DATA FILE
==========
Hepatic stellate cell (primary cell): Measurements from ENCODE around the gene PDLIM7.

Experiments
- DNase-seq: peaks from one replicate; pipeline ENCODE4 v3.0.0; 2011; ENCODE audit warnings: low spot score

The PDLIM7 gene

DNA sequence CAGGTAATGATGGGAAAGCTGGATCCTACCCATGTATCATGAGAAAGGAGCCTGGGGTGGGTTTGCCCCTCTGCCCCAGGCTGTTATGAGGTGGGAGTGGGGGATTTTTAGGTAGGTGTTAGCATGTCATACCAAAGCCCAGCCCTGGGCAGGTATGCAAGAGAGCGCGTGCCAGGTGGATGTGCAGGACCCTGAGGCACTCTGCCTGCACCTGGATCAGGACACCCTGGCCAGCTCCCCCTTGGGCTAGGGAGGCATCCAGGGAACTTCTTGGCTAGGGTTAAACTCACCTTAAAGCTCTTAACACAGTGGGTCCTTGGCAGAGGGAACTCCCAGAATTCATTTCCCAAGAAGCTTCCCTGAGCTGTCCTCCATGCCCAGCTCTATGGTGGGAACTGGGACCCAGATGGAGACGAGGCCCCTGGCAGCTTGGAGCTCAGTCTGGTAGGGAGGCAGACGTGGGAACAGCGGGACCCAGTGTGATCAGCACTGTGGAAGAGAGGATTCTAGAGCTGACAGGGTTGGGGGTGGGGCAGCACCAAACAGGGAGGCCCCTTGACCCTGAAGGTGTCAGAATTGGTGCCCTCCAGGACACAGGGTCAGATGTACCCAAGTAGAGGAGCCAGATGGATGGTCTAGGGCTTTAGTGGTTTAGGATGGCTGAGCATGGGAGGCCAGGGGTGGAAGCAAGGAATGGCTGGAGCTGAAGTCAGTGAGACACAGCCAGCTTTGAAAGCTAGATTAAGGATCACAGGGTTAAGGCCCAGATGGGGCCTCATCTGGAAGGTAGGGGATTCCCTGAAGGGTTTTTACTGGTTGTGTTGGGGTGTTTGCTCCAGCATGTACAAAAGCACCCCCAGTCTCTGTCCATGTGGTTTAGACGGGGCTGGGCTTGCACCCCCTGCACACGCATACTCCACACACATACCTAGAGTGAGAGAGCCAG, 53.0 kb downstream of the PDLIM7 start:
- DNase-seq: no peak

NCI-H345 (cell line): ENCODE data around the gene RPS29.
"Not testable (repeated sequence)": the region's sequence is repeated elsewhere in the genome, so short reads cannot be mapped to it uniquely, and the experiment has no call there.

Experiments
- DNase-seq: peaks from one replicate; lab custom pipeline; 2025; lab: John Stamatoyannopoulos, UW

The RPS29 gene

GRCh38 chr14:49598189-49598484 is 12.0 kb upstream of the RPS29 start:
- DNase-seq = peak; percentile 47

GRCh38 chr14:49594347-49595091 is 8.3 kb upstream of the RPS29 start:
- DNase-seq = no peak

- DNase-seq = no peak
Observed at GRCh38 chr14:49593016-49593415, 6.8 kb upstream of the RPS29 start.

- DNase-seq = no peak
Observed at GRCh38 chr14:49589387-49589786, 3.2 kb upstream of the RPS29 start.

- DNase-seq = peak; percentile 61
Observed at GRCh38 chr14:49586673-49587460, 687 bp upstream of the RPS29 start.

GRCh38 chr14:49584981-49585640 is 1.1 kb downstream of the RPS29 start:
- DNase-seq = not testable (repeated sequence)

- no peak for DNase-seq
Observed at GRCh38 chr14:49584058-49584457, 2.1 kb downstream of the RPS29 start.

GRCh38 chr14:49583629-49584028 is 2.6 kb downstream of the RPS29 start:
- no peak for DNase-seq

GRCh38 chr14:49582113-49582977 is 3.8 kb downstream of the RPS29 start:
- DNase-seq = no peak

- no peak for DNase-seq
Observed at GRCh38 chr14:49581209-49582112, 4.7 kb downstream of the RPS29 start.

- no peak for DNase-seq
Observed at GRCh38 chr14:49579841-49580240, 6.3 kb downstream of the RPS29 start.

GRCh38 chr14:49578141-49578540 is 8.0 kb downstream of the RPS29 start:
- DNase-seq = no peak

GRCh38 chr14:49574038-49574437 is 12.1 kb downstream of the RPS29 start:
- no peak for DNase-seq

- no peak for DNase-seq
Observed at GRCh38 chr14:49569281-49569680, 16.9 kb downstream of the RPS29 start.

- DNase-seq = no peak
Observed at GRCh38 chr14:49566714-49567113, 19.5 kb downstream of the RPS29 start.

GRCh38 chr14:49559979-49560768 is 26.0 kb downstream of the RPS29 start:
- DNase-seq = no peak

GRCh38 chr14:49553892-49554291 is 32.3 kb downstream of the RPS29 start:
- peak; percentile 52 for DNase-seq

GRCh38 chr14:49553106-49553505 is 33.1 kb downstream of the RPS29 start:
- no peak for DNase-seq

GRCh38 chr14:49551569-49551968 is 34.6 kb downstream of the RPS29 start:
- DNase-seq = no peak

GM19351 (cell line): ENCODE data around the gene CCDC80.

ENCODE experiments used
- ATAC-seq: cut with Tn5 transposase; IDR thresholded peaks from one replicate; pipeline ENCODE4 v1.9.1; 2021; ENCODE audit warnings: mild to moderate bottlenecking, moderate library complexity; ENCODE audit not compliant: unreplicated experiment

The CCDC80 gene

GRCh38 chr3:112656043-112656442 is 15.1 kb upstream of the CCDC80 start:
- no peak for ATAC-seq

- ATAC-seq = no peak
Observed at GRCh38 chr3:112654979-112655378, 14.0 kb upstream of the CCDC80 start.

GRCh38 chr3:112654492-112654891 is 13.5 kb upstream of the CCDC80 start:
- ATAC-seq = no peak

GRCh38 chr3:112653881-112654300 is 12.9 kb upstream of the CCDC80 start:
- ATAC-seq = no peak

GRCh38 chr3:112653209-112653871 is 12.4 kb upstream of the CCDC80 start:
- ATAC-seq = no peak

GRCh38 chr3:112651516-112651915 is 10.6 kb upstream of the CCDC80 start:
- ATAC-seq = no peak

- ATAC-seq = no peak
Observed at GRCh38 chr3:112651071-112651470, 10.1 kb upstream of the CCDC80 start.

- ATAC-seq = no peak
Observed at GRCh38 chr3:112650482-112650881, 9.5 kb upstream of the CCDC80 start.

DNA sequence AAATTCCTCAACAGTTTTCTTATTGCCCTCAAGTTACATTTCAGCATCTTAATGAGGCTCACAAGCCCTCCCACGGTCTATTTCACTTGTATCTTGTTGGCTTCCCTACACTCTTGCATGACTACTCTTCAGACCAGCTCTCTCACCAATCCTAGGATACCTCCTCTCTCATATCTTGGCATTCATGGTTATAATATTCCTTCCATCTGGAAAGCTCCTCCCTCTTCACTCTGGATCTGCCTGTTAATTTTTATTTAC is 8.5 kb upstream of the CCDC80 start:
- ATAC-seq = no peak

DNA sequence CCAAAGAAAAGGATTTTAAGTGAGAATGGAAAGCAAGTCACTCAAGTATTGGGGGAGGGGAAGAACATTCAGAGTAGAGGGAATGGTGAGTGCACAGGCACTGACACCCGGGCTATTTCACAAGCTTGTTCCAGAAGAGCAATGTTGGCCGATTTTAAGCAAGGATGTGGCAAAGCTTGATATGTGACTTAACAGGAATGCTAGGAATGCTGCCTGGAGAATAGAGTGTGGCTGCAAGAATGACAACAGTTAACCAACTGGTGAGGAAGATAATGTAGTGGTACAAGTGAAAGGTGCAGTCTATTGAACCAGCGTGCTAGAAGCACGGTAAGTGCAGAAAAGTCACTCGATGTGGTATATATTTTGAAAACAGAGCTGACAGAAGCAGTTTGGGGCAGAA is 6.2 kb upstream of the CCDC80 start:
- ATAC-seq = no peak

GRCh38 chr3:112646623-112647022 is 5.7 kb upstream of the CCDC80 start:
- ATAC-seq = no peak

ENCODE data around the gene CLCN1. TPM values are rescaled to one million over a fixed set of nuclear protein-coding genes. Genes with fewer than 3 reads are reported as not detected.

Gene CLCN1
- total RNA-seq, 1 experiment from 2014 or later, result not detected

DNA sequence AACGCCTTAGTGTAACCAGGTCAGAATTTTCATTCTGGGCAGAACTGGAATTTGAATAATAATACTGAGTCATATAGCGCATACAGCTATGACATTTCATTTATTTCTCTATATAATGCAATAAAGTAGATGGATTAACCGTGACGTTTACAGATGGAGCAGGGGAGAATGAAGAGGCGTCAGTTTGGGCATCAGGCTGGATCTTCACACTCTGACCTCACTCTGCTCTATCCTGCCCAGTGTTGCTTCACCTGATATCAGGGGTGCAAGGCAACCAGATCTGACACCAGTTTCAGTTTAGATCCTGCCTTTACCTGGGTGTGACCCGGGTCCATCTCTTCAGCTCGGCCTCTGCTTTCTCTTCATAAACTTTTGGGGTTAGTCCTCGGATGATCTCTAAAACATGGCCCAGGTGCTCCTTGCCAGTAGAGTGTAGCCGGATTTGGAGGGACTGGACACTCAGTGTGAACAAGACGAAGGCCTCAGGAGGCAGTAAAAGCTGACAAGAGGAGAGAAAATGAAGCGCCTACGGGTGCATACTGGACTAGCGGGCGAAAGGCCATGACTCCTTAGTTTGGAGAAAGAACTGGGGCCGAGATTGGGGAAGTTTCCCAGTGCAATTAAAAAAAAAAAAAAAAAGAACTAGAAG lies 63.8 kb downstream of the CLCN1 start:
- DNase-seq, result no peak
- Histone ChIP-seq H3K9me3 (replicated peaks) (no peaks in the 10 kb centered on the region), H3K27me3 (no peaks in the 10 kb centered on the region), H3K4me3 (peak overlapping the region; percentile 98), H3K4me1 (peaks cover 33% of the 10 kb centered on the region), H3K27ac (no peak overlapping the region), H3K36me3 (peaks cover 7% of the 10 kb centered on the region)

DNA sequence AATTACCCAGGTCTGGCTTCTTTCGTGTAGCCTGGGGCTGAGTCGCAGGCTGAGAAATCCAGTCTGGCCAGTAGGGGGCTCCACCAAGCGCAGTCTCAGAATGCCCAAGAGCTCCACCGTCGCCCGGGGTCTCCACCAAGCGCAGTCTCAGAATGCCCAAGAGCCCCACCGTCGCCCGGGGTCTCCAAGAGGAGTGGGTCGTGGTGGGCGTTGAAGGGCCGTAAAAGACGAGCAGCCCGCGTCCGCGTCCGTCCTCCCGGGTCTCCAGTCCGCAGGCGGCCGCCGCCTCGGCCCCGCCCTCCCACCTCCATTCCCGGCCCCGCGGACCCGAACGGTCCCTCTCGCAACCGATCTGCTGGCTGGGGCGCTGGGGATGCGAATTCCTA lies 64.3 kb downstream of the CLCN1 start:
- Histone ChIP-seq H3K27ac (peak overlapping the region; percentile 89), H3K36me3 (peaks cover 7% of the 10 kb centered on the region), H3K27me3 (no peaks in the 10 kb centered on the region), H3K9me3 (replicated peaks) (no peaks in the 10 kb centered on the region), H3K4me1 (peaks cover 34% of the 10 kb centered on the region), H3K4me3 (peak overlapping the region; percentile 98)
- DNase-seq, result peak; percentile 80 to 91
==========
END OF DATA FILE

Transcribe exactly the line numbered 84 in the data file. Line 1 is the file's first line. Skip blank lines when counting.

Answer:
- DNase-seq, result peak; percentile 80 to 91